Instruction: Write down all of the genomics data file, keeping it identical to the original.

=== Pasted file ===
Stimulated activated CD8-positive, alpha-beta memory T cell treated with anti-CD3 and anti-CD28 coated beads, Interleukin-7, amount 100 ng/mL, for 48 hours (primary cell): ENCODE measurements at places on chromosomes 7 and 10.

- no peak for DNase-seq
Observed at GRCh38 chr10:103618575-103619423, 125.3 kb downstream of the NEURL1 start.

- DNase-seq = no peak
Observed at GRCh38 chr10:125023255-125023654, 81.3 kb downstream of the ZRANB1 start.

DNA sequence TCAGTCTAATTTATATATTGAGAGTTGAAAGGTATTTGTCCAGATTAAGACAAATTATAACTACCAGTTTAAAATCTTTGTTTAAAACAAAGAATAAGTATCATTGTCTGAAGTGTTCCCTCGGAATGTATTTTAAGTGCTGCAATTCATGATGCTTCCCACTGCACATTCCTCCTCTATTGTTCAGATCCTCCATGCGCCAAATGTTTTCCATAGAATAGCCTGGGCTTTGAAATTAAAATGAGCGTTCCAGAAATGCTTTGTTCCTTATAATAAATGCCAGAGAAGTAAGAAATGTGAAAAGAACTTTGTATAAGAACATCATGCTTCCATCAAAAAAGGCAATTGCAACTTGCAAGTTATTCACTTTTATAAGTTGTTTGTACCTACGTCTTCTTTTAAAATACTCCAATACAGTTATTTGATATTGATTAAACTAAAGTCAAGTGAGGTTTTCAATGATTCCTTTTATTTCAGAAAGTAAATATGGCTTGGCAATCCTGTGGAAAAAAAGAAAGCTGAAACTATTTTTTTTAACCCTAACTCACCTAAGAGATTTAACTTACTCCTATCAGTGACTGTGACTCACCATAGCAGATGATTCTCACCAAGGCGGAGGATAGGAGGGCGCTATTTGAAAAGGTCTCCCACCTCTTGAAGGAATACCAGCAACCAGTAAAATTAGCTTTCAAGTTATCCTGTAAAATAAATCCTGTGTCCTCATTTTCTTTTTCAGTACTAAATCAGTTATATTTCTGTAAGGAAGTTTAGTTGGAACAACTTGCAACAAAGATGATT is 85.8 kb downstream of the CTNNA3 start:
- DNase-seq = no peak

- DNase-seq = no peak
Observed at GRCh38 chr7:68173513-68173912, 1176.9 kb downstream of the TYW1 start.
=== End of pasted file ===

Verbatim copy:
Stimulated activated CD8-positive, alpha-beta memory T cell treated with anti-CD3 and anti-CD28 coated beads, Interleukin-7, amount 100 ng/mL, for 48 hours (primary cell): ENCODE measurements at places on chromosomes 7 and 10.

- no peak for DNase-seq
Observed at GRCh38 chr10:103618575-103619423, 125.3 kb downstream of the NEURL1 start.

- DNase-seq = no peak
Observed at GRCh38 chr10:125023255-125023654, 81.3 kb downstream of the ZRANB1 start.

DNA sequence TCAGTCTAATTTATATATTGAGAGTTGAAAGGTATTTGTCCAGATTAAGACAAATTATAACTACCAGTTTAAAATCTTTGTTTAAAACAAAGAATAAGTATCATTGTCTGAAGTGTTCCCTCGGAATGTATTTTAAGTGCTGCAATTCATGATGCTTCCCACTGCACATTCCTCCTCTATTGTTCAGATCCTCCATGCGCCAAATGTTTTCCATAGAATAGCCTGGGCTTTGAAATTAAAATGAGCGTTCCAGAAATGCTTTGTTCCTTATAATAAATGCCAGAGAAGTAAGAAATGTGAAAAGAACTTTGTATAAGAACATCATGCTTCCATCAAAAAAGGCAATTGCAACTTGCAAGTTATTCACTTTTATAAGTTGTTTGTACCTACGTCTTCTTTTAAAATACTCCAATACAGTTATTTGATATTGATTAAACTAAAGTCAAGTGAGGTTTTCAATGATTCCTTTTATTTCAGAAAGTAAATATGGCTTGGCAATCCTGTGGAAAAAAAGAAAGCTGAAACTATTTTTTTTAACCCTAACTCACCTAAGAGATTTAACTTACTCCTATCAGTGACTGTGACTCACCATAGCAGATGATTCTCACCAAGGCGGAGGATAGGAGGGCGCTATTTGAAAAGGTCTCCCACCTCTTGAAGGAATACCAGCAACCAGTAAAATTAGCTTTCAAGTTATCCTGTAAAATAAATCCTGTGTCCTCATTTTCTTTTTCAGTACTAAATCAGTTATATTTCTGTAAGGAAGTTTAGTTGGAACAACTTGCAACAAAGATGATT is 85.8 kb downstream of the CTNNA3 start:
- DNase-seq = no peak

- DNase-seq = no peak
Observed at GRCh38 chr7:68173513-68173912, 1176.9 kb downstream of the TYW1 start.